The next thing we can see from the camera data is that wideness of the lens used (8mm) accounts for the vertical and horizontal distortion to the edges of the image and to the top of the lighthouse. Ultra wide-angle lenses will do this to your image no matter what, and it can be incredibly hard to correct. For the purposes of this article, I am going to leave it in it’s present state, as the correction of this problem would constitute an article in it’s self. If you would like an in-depth look at regular lens correction though, here is the link to Chris Mitchell’s great tutorial on lens distortion and correction:

Lets move on to the processing stage. The original creator of this work used Photomatix 4 and Adobe Photoshop CS3 for the processing. The only changes I will make to the original process are that I am using the CS6 version of Photoshop and will also be using Topaz Labs-Topaz De-noise, Detail and In-Focus for the finishing stage.

 Above: The three-image set we will be using.

I would have preferred to have a 5 or 7 exposure set to work with, as I think that it would have helped to give this image more depth and far greater tonality in the ships, buildings and water. However, what we do have is fairly well exposed and loads into Photomatix with no problems. The only things moving in this image are the slight ripples on the water. To get more definition in the water and the reflection of the warship, I will use the de-ghosting tool to select the entire water section and then choose the darkest of the three exposures. This looks a little dark in the initial image, but later processing will pull out the detail. To learn how to remove ghosts manually, please read Philippe Bleau’s excellent tutorial on manual de-ghosting in Photomatix:

Once on the main adjustments page of Photomatix, we will deal with most of the areas of concern that I outlined above, namely the halos, over saturation and the smudging.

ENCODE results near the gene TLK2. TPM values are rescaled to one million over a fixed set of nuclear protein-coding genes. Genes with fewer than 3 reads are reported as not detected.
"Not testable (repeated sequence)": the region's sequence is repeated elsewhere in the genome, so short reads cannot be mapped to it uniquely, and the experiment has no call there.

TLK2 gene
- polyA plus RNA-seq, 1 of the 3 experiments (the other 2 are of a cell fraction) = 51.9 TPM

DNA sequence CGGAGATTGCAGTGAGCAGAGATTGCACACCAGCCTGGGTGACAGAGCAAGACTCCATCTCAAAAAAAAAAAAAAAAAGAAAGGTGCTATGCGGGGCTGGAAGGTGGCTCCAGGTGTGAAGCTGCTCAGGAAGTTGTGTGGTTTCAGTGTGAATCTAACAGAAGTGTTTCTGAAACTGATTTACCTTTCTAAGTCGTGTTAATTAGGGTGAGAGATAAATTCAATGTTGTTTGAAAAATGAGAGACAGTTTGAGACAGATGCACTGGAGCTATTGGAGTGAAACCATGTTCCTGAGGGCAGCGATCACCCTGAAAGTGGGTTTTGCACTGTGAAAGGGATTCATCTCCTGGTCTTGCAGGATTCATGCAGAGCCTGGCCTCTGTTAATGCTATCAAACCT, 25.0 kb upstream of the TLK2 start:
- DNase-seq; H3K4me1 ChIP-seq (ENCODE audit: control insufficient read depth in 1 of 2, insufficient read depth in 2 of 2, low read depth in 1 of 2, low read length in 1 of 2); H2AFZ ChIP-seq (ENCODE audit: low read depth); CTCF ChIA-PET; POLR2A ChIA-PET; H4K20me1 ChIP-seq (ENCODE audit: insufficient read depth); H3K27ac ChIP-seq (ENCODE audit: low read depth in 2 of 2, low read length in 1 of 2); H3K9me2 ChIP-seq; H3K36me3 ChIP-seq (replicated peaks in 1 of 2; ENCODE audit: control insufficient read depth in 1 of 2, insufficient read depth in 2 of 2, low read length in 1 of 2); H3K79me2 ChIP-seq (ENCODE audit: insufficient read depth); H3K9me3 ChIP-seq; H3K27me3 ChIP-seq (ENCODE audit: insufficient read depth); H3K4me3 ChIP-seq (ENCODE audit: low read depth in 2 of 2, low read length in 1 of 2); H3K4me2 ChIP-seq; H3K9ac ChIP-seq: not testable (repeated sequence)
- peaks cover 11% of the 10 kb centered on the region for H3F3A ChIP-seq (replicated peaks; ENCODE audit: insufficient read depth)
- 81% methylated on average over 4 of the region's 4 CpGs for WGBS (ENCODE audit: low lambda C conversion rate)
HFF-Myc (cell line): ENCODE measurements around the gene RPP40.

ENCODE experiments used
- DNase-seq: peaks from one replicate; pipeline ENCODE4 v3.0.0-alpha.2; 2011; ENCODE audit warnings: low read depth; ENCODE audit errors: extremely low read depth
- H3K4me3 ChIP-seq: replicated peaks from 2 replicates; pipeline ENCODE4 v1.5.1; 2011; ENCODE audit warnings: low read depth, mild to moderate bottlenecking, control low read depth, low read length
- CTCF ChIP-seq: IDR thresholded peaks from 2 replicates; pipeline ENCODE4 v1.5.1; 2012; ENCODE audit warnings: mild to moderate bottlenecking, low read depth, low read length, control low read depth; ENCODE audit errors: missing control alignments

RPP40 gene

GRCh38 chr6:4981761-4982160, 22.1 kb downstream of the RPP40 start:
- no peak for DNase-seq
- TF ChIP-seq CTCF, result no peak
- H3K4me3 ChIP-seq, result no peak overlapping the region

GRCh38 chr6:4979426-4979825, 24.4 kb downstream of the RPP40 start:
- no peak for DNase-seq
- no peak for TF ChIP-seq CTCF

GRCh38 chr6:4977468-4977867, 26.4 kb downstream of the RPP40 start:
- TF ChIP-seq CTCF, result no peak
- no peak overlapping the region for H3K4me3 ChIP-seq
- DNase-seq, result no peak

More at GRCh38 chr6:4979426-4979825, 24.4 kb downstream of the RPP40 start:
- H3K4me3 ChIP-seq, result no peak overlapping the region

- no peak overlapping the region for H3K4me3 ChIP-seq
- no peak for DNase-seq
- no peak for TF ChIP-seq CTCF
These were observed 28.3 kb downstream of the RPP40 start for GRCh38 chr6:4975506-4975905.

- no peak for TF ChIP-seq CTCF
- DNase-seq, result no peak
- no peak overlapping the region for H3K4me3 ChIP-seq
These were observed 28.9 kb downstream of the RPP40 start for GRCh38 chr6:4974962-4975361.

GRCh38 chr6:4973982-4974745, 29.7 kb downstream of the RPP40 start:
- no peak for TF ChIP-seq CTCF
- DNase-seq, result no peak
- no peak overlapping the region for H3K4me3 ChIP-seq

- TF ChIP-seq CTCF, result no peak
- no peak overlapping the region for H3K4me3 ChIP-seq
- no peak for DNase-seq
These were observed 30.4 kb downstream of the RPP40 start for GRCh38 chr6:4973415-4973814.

Above: Imported image at default settings

On first glance, the image does not look too bad, but as soon as you zoom in the halos around the building become apparent. I will use the following settings to correct this:

Strength: 77. Any more than this and the halos and smudges in the sky become heavily apparent.

Saturation: Default. I will add more saturation later in the process if required

Luminosity: +0.9. Balances the light and dark areas of the image a little better

Detail Contrast: +10.0. Gives definition to the buildings and the ships.

Lighting Adjustments: -6.6. Takes out some of the unwanted highlighting and help eradicate halos.

Smooth Highlights: 57 Again helps to further balance the image with the application of the above settings.

White Point: 0.036%. Gives truer whites.

Black Point: 2.932%. Punches contract into the darker areas and give tone to highlights

Gamma: 1.04. Lightens the overall effect slightly.

Temperature: Default. The image was shot on the correct white balance setting and I have no need for this.

Micro Smoothing: 24.4. I used totally eradicate the halos and smudging.

Saturation Highlight: Default. The highlights were already plenty saturated.

Saturation Shadows: -6.3. Helps to reduce the heavy shadows on and around the pier.

Shadow Smoothness: 36. Helps reduces the artefacts caused by the lightening process

Shadow Clipping: 52 Punches black into the areas of shadow that have gone a little grey through the mixture of other settings.

Even processing this image to a point for a base image to then work on in Photoshop was challenging and took a lot of experimentation to find the correct range of settings that complimented one another. To get my base, working image I look for a good tonal range with solid blacks in the shadows where necessary and true whites in the highlights, while retaining plenty of detail across the rest of the colour spectrum. The image must also be halo and smudge free before I move on to the next step. At this point the image looks flat, a little muddy and murky and does not have the correct contrast, but all of this will be corrected in the Photoshop based steps.

Above: The working image created by Photomatix

Once in Photoshop, the first thing I am going to do is crop the image. The reason for this has nothing to do with the HDR processing and everything to do with composition. I was always told when training to be a photographer that, if an element of the image was not adding something, then it was detracting something, and I think that is the case here. Of course composition is totally subjective, however, in the case of this image, I believe the clutter at either side as well as the mass of water toward the bottom distract the viewer from the main elements, therefore removal of these elements will enhance the composition. In cropping the image, I have tried to use the rule of thirds to allow the walkway in the foreground to lead the viewer’s eye into the other key elements, while the diverging angles caused by the ultra wide-angle viewpoint lead to either bottom corner. In my opinion this gives the image more compositional balance. This image highlights just how important in-camera composition is, as the original composition would not have had such severe distortion problems if the image had been composed using a less extreme angle of view.


 Above: Cropping in Photoshop.